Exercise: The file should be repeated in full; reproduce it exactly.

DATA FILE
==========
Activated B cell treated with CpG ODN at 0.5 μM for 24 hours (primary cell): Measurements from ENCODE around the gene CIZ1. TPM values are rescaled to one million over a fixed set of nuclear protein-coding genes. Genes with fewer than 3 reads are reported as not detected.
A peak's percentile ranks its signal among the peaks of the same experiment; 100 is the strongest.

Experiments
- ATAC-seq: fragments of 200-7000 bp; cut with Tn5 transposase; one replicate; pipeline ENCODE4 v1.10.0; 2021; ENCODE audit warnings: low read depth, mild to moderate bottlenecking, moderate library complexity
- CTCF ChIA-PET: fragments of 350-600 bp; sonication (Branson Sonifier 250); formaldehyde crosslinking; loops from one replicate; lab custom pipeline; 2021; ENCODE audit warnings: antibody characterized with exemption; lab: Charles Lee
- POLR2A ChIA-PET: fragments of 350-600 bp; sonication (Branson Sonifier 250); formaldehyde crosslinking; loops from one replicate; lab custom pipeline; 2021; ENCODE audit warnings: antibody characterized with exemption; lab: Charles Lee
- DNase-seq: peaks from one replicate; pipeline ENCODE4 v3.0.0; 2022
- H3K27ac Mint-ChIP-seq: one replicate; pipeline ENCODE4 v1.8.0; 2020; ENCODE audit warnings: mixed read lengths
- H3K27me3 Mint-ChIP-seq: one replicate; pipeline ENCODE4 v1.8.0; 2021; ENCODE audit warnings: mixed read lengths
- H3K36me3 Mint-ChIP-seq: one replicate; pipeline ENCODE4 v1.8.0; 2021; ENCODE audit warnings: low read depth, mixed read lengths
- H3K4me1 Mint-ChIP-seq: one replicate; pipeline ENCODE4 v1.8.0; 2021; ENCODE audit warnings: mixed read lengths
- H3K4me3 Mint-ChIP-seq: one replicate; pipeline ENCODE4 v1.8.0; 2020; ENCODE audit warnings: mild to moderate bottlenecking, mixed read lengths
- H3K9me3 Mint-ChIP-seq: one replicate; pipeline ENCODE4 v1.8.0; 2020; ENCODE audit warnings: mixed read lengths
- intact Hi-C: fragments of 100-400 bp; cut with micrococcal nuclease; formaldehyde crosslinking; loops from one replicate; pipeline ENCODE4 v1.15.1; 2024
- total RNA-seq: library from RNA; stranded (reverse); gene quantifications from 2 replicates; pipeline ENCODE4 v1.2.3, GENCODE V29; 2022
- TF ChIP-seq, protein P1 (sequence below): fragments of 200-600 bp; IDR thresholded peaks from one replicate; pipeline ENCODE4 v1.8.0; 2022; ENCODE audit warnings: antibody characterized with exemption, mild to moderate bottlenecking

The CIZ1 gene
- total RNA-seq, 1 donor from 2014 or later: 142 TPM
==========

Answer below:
Activated B cell treated with CpG ODN at 0.5 μM for 24 hours (primary cell): Measurements from ENCODE around the gene CIZ1. TPM values are rescaled to one million over a fixed set of nuclear protein-coding genes. Genes with fewer than 3 reads are reported as not detected.
A peak's percentile ranks its signal among the peaks of the same experiment; 100 is the strongest.

Experiments
- ATAC-seq: fragments of 200-7000 bp; cut with Tn5 transposase; one replicate; pipeline ENCODE4 v1.10.0; 2021; ENCODE audit warnings: low read depth, mild to moderate bottlenecking, moderate library complexity
- CTCF ChIA-PET: fragments of 350-600 bp; sonication (Branson Sonifier 250); formaldehyde crosslinking; loops from one replicate; lab custom pipeline; 2021; ENCODE audit warnings: antibody characterized with exemption; lab: Charles Lee
- POLR2A ChIA-PET: fragments of 350-600 bp; sonication (Branson Sonifier 250); formaldehyde crosslinking; loops from one replicate; lab custom pipeline; 2021; ENCODE audit warnings: antibody characterized with exemption; lab: Charles Lee
- DNase-seq: peaks from one replicate; pipeline ENCODE4 v3.0.0; 2022
- H3K27ac Mint-ChIP-seq: one replicate; pipeline ENCODE4 v1.8.0; 2020; ENCODE audit warnings: mixed read lengths
- H3K27me3 Mint-ChIP-seq: one replicate; pipeline ENCODE4 v1.8.0; 2021; ENCODE audit warnings: mixed read lengths
- H3K36me3 Mint-ChIP-seq: one replicate; pipeline ENCODE4 v1.8.0; 2021; ENCODE audit warnings: low read depth, mixed read lengths
- H3K4me1 Mint-ChIP-seq: one replicate; pipeline ENCODE4 v1.8.0; 2021; ENCODE audit warnings: mixed read lengths
- H3K4me3 Mint-ChIP-seq: one replicate; pipeline ENCODE4 v1.8.0; 2020; ENCODE audit warnings: mild to moderate bottlenecking, mixed read lengths
- H3K9me3 Mint-ChIP-seq: one replicate; pipeline ENCODE4 v1.8.0; 2020; ENCODE audit warnings: mixed read lengths
- intact Hi-C: fragments of 100-400 bp; cut with micrococcal nuclease; formaldehyde crosslinking; loops from one replicate; pipeline ENCODE4 v1.15.1; 2024
- total RNA-seq: library from RNA; stranded (reverse); gene quantifications from 2 replicates; pipeline ENCODE4 v1.2.3, GENCODE V29; 2022
- TF ChIP-seq, protein P1 (sequence below): fragments of 200-600 bp; IDR thresholded peaks from one replicate; pipeline ENCODE4 v1.8.0; 2022; ENCODE audit warnings: antibody characterized with exemption, mild to moderate bottlenecking

The CIZ1 gene
- total RNA-seq, 1 donor from 2014 or later: 142 TPM